However, one of the most compelling parts of it for me is when he wrote a chapter called “Havin.” I wrote about this in an earlier story in 2017,


He compared his upbringing with that of his children. Those kids could not understand how he shared a bedroom with two other siblings. "How small for three! Where were the toys placed? ... There was [a] sled shared, bike shared, baseball glove shared … Toys, we had not … Christmas -- clothes, things of need in times good."


However, this is the part that is compelling. "This day, I look upon the toys of my children where they lay, some scattered and heaped. Is that Havin' better than what I knew? What lessons will my children carry with them from this time? Have I bartered my toil for something of less value than did Father?"


That is one of the more interesting lines in the book.


In our conversation 22 years ago, Thad noted that he was pleased to have accomplished what he did, but had to place everything in perspective. Did his children really learn any more from relative wealth than he and his four siblings did from life just above the poverty line?


It is an interesting question for discussion.


Conclusion


I write this in pride in one sense: Many people say that people who graduate from small, rural schools cannot accomplish a great deal in life.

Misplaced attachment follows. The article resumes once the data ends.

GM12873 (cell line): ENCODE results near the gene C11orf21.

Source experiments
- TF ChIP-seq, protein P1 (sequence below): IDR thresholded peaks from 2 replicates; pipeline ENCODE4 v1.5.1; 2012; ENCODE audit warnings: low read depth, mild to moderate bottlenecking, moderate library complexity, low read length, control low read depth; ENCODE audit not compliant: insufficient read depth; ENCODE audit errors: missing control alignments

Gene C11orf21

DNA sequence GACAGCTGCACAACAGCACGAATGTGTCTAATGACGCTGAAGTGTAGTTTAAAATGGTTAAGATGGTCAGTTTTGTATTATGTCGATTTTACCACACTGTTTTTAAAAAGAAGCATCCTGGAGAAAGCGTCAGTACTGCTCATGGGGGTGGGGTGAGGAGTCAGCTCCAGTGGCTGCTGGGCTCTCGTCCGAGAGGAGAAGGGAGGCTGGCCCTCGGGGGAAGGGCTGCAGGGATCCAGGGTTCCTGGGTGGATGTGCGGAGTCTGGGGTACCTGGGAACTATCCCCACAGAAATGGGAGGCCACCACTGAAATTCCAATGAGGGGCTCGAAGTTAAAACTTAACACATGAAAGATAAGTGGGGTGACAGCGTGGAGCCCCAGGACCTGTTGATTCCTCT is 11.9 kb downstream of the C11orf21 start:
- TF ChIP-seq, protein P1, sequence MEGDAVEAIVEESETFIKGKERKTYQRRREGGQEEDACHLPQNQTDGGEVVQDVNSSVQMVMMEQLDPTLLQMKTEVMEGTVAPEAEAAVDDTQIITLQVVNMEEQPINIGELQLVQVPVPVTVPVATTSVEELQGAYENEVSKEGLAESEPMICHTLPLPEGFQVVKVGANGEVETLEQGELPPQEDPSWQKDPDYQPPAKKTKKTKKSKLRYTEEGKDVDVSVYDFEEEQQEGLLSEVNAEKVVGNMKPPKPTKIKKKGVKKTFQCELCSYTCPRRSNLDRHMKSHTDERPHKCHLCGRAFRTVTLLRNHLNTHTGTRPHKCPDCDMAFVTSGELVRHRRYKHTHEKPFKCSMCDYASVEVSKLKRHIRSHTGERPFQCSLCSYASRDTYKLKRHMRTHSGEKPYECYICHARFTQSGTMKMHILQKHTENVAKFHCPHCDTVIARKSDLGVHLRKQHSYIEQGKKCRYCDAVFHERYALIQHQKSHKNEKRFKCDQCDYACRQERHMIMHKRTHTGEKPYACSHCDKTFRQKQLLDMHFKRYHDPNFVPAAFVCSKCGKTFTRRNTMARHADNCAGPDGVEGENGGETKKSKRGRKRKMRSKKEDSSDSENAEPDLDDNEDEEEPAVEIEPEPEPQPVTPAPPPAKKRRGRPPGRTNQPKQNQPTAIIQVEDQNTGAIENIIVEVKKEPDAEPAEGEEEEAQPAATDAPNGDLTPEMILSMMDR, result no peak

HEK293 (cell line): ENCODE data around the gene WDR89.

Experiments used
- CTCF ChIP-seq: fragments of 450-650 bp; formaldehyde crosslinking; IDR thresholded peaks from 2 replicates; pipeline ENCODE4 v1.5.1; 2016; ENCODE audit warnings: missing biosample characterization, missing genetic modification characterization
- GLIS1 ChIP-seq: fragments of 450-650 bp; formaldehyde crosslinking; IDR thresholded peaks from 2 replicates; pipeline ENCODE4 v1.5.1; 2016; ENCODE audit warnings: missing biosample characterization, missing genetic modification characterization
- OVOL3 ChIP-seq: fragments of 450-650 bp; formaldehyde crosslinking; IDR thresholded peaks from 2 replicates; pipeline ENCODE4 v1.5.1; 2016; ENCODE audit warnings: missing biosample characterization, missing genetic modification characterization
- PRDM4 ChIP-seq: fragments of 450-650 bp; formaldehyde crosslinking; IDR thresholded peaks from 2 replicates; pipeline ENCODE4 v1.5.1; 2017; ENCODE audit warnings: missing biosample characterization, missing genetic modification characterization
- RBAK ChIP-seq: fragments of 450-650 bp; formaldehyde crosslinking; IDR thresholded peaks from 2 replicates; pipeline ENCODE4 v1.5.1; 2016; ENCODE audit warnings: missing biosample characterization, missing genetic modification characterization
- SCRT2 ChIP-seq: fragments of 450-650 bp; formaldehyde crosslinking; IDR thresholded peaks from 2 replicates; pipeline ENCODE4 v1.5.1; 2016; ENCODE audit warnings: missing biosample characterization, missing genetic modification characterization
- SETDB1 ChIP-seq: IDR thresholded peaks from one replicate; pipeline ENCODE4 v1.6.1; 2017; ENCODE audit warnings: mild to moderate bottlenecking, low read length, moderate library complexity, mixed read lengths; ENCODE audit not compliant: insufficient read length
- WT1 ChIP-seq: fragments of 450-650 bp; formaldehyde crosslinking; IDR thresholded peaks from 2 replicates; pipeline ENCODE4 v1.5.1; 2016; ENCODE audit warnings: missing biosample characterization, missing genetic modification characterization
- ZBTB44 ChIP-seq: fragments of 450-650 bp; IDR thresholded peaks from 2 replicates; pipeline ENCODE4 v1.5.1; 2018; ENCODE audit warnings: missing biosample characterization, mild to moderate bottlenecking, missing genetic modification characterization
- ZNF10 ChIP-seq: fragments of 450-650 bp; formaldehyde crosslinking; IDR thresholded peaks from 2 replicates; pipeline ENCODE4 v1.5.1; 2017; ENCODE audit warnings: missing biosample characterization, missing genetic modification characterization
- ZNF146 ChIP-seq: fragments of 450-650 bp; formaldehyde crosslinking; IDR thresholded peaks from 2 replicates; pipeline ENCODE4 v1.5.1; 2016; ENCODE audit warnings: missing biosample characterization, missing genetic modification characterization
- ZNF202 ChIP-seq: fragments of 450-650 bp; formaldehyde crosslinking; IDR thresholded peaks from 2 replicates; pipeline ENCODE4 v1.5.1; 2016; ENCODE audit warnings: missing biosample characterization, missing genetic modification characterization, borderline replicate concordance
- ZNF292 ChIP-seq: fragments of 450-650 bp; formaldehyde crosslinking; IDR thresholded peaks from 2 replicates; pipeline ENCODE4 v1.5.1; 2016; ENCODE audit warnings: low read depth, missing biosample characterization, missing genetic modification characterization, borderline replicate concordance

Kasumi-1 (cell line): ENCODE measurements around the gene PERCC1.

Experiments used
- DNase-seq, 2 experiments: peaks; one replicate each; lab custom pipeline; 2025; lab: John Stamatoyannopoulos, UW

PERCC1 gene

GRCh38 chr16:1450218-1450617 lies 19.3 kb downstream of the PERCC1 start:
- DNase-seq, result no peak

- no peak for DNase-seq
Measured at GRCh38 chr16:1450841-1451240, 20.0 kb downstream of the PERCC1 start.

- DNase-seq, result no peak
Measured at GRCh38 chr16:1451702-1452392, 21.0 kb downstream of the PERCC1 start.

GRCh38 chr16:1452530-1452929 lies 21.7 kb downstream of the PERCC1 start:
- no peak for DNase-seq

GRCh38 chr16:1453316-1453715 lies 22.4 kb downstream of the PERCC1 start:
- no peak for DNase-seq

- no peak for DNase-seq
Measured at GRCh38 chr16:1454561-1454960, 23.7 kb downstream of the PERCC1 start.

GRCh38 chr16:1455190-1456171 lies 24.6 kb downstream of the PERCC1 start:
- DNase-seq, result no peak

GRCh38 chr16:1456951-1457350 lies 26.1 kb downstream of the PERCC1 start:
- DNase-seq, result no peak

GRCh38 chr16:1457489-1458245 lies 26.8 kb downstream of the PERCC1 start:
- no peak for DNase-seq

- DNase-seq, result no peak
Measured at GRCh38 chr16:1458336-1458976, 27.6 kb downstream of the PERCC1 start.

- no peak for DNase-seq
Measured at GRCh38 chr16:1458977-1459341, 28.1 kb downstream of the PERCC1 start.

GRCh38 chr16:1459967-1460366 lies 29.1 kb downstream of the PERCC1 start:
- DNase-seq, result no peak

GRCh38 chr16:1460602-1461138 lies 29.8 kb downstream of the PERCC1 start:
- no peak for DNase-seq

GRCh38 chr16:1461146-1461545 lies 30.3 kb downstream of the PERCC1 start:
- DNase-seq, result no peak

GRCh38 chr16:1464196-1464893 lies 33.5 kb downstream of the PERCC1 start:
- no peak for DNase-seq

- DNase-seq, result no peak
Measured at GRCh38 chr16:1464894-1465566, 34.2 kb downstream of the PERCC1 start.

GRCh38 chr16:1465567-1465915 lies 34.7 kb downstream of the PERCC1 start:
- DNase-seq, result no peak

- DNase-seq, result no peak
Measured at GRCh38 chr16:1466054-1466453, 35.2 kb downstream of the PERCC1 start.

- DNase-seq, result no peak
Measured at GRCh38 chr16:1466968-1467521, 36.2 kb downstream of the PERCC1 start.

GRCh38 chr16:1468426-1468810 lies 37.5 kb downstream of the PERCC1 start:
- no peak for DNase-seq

Thad Godish demonstrated in his 67 years that the premise about small schools was not true. He and I discussed how difficult it was for him at Penn State in chemistry because of a weak background in high school. He had a very strong science education in biology and general science, he said, but chemistry and physics were challenging.


I knew who Thad was when he was in high school, but I was still attending St. Brigid’s Grade School when he was at Lilly-Washington. I did watch him play basketball during those years, but did not know him personally.

Still, all from Lilly and from that area of the Lilly Level should be proud to have had such a distinguished man call our hometown his home. He learned a work ethic from his time on the Level where they had a small farm and one cow that managed to provide sustenance to the family. They also had a large garden and canned goods for the winter, just as some people still do today.

“In the Shadow of the Mountain” is out of print, but I did find a copy on eBay.